To what extent do you think that the affinity you felt was made possible by the shared assumption between you and Mr Singh that US-India relations in the years of the Cold War - in which Pakistan was America's staunch ally in the region and India was non-aligned - were a missed opportunity?

I think it helped. We did not waste time, as it were, debating original sin or arguing over history. I think we saw history more or less the same way and we were able to move on. Also Jaswant's ability to articulate the historical basis for Indian attitudes, including, by the way, Indian sensitivities, resentments, and insecurities, was genuinely helpful to me. As a newcomer to the issue, he helped me to understand the subtext and context of the issues we were dealing with. I am not an "India hand", so to speak. I have had a fascination with the country for a long time and had been there before and so forth, but no one would accuse me of being an expert. Therefore having an interlocutor who could explain the situation from the Indian perspective was very helpful, and he did so in a way that was really quite dazzling, stimulating and edifying.

You argue that these bilateral negotiations were ultimately more successful for your Indian counterpart than yourself. To what do you attribute this, and do you think things would have been different had the US Senate ratified the CTBT?

Not to quibble, but I would disagree with the word 'ultimately' because it suggests that these negotiations are over, but they are not. The last chapter of the book is called "Unfinished Business". The dialogue, in some fashion with other dialoguers, will continue. I would be prepared on any occasion to argue that what the United States, through the Clinton Administration, was seeking in the dialogue on the nonproliferation issue was eminently reasonable, consistent with India's interests, and ought some day to be incorporated into Indian policy. There is no question that during the period that we had to work, Indian steadfastness or stubbornness, depending on how one sees it, prevailed over American persuasiveness.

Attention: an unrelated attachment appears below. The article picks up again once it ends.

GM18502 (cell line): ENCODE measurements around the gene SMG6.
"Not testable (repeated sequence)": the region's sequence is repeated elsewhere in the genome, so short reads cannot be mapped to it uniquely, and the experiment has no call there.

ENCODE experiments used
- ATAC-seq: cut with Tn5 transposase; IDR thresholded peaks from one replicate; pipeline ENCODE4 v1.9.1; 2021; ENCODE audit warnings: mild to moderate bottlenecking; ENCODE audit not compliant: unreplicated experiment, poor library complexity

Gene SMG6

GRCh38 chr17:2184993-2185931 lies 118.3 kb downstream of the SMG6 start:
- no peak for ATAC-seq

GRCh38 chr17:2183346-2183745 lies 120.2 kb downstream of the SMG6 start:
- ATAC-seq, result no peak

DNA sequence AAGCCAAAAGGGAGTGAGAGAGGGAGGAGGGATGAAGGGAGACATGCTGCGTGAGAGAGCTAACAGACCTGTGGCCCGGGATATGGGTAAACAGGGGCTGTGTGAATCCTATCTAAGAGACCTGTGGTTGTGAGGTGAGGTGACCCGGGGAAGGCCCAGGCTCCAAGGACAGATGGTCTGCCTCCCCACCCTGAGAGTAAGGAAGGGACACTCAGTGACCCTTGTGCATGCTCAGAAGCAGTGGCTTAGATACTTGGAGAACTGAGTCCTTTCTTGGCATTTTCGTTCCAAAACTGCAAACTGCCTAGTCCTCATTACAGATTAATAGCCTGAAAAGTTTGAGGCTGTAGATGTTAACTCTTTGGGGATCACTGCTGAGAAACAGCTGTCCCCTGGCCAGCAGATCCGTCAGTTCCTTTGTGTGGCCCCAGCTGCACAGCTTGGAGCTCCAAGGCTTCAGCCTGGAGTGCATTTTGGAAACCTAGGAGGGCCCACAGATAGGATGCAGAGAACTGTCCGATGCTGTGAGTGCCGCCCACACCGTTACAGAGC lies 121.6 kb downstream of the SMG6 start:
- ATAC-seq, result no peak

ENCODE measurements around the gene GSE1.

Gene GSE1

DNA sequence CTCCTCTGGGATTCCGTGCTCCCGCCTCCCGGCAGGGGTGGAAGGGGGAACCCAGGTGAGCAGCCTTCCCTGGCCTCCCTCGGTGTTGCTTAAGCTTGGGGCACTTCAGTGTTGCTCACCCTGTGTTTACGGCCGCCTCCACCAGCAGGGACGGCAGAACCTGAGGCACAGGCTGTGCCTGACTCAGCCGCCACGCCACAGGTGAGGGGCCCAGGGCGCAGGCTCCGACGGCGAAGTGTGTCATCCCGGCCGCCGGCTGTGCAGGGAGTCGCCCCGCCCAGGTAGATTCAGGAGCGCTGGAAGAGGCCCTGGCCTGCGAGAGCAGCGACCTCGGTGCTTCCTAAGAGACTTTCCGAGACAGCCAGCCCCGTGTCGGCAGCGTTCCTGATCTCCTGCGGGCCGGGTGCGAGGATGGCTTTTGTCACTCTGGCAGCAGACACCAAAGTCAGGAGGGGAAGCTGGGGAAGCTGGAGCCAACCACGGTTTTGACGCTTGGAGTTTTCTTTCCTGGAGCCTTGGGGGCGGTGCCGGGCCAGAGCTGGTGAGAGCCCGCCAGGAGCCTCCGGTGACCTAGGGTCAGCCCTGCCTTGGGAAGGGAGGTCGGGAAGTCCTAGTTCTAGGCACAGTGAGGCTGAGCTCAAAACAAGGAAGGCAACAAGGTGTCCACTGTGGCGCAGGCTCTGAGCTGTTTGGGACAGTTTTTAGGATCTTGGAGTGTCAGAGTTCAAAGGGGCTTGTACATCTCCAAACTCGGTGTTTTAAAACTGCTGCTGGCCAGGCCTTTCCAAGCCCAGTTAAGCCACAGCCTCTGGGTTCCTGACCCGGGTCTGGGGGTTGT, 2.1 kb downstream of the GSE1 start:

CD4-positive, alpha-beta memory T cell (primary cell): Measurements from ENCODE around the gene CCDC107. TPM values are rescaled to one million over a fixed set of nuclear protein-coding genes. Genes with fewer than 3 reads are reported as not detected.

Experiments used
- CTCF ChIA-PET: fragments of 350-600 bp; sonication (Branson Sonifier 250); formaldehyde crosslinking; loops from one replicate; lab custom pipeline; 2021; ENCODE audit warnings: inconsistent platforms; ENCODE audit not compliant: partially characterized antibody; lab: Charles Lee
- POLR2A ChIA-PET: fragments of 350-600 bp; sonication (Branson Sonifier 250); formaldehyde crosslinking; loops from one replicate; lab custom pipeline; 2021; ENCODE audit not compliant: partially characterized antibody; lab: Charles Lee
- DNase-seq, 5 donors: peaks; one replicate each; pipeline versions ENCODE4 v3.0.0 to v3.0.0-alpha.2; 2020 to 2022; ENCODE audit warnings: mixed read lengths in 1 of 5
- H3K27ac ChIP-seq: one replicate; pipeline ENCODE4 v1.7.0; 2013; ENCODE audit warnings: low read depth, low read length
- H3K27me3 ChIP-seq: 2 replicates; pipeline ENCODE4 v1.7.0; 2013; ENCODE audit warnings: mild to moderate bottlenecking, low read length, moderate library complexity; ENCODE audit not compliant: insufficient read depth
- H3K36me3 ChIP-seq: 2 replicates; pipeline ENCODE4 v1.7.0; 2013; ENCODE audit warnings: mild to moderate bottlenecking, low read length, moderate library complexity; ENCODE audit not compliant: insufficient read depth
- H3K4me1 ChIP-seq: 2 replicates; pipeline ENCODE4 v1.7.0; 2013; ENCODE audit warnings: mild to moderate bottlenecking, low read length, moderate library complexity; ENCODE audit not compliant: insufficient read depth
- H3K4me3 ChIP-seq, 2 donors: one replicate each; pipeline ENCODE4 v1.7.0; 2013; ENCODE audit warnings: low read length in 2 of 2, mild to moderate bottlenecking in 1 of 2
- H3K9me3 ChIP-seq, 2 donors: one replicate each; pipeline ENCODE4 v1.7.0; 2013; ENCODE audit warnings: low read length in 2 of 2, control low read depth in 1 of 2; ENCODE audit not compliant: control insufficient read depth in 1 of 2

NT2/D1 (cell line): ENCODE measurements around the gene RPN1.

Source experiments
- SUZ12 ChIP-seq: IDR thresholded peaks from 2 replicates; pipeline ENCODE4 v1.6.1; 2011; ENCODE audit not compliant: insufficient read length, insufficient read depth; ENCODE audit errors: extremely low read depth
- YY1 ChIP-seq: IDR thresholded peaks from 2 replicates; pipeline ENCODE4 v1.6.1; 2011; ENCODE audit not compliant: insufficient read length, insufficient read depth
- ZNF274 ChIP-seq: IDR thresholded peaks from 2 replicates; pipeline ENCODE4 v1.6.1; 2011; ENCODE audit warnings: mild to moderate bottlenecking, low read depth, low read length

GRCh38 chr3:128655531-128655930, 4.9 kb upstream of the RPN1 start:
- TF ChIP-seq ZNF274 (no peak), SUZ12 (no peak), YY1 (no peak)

With regard to the CTBT, there is no question in my mind that Jaswant Singh, as an individual, but a very responsible and influential individual, could see a scenario that would have included Indian signature on the CTBT. No question at all. This goes back to the very first question you asked and my answer to it: honesty. He told me that and I believed him. That does not mean that he ever promised me, other things being equal, which they were not, that he would have been able to deliver the Indian government. I had quite a bit of confidence that other things being equal, he would have been.

The CTBT was snake-bit by two snakes: one was Indian domestic politics, and the other was American domestic politics. The Indian government went into a state of near paralysis for electoral and parliamentary reasons on two occasions during the course of the dialogue and we could not get anything done. Jaswant and I would have been spinning our wheels except that we had a lot of important stuff to talk about. Then there was that dark day when the Senate knocked the legs out from under us by refusing to ratify the CTBT. What were we supposed to do? What arguments did we have left when we could not keep the CTBT alive within our own political system? We will never really know what might have happened otherwise.